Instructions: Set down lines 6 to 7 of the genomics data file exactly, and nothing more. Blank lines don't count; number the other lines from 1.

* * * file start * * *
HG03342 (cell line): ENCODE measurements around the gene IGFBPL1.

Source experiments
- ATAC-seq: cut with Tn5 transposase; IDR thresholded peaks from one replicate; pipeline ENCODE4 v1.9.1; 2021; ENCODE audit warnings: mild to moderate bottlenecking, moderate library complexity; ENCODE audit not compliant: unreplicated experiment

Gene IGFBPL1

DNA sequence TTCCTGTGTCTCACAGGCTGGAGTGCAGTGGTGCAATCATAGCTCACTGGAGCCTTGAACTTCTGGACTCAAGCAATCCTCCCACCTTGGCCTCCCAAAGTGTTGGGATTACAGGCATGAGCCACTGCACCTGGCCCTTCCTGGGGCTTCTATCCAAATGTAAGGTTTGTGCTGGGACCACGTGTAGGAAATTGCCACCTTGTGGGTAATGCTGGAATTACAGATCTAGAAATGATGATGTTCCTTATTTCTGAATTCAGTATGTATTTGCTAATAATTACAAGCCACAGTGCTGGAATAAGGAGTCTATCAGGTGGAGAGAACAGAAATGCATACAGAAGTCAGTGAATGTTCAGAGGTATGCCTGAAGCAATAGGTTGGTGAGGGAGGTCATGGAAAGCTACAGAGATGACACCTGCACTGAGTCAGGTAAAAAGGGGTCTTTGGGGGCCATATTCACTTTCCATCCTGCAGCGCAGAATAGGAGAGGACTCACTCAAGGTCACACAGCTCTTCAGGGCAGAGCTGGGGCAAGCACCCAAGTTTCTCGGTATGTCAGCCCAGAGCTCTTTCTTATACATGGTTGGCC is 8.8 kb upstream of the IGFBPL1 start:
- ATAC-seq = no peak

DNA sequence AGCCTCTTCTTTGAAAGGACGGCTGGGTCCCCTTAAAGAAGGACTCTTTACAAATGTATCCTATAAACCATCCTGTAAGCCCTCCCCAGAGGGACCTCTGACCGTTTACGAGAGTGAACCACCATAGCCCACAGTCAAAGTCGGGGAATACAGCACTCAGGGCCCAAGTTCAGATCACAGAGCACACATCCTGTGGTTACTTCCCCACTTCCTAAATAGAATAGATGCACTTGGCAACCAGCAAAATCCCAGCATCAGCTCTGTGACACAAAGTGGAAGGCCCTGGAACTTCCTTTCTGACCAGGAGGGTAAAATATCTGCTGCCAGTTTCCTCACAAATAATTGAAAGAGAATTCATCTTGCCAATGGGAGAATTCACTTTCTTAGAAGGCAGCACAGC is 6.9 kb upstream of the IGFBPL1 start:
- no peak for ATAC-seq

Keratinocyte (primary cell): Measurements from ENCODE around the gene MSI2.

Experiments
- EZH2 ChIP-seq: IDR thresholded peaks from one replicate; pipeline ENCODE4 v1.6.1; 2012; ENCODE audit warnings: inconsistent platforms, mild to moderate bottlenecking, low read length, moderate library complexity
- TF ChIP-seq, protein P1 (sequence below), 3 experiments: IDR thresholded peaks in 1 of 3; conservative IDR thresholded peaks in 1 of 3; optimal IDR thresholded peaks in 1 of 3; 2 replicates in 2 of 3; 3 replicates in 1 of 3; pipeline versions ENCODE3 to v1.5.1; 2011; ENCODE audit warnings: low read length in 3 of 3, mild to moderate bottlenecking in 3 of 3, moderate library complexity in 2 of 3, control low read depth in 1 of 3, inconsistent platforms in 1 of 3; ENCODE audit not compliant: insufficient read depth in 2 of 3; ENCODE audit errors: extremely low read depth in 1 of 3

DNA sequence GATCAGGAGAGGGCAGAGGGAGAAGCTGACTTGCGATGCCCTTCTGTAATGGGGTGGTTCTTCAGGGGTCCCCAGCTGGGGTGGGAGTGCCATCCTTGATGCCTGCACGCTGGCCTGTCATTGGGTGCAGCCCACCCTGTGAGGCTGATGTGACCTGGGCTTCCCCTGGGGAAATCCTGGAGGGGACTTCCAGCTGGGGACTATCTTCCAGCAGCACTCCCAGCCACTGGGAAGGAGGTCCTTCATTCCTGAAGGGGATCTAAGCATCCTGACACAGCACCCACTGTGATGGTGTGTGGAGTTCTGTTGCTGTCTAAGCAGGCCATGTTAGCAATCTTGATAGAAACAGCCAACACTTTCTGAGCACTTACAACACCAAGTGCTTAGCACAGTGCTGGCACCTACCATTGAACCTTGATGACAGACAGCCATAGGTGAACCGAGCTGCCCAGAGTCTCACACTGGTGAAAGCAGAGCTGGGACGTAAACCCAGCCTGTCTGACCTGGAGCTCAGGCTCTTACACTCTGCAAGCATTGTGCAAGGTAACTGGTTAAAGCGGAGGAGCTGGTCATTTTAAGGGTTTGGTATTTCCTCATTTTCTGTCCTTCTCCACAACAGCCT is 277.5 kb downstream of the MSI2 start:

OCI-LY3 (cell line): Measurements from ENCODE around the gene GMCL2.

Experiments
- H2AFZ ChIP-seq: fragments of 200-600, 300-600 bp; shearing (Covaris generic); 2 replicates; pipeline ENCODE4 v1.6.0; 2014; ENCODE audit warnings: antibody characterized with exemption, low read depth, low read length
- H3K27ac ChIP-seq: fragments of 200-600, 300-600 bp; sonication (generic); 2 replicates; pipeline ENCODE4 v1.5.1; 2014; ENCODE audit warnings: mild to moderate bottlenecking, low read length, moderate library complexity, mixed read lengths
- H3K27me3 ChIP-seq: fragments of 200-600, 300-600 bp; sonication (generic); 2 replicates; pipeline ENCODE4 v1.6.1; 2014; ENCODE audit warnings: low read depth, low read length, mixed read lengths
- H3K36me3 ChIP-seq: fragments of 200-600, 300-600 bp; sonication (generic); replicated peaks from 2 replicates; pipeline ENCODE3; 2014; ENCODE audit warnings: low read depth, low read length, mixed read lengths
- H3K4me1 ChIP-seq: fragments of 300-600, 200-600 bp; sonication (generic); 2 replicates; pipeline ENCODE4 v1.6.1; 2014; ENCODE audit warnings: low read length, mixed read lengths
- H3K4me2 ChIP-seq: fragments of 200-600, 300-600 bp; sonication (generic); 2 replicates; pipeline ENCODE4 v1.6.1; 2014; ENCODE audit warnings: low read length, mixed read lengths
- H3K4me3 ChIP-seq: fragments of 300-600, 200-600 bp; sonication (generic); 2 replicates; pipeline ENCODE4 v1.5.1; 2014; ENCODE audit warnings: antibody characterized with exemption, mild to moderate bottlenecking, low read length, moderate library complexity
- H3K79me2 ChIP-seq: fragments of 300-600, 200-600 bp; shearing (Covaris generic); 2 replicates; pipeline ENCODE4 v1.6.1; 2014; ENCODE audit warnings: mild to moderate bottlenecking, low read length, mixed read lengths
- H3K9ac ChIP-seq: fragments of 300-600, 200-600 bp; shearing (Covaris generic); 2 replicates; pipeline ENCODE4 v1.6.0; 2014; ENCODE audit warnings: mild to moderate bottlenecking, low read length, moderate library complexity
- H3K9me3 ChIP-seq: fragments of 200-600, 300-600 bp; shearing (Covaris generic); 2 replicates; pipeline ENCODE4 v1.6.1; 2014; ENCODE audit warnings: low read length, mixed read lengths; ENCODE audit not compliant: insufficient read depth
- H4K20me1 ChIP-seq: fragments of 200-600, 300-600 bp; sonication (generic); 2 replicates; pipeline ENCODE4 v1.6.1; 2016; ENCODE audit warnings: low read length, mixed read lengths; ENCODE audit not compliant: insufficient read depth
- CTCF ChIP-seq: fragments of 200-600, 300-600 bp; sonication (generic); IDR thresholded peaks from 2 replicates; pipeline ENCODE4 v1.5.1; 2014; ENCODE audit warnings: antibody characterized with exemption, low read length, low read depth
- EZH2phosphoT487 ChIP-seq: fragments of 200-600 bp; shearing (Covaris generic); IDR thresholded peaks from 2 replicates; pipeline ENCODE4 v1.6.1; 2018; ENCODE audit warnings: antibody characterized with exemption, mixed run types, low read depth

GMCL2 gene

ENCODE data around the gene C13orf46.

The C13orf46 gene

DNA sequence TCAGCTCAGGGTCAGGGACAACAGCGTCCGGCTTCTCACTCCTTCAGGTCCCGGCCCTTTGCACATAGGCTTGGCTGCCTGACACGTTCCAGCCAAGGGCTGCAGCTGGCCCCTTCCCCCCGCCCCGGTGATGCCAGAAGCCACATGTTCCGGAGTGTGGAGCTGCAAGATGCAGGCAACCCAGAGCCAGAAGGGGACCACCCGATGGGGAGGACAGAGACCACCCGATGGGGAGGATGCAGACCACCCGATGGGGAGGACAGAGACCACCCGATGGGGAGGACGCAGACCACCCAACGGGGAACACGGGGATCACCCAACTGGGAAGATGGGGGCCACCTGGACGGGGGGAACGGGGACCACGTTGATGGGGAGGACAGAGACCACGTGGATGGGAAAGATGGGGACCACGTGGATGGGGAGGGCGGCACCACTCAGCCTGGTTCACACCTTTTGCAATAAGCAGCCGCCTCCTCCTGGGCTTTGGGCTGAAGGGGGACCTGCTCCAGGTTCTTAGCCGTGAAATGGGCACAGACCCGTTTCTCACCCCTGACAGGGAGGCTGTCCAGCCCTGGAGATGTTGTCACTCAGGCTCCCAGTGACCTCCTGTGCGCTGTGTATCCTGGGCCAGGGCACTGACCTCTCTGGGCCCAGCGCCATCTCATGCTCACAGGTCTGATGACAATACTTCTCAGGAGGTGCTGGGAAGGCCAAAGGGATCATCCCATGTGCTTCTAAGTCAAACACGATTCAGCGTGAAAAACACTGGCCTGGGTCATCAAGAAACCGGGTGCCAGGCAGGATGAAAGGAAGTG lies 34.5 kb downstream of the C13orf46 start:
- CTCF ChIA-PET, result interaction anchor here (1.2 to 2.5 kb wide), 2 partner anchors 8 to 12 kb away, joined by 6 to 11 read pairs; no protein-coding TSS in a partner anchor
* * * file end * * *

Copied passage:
- ATAC-seq = no peak

DNA sequence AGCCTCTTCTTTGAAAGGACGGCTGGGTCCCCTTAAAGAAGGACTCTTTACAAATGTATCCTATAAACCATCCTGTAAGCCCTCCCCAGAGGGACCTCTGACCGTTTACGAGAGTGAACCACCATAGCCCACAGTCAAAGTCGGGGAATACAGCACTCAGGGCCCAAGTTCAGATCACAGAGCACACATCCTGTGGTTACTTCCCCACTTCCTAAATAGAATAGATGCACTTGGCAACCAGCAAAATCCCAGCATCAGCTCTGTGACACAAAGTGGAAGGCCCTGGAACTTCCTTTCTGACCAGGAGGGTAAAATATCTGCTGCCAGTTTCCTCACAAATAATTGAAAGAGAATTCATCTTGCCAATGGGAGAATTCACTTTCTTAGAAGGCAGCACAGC is 6.9 kb upstream of the IGFBPL1 start: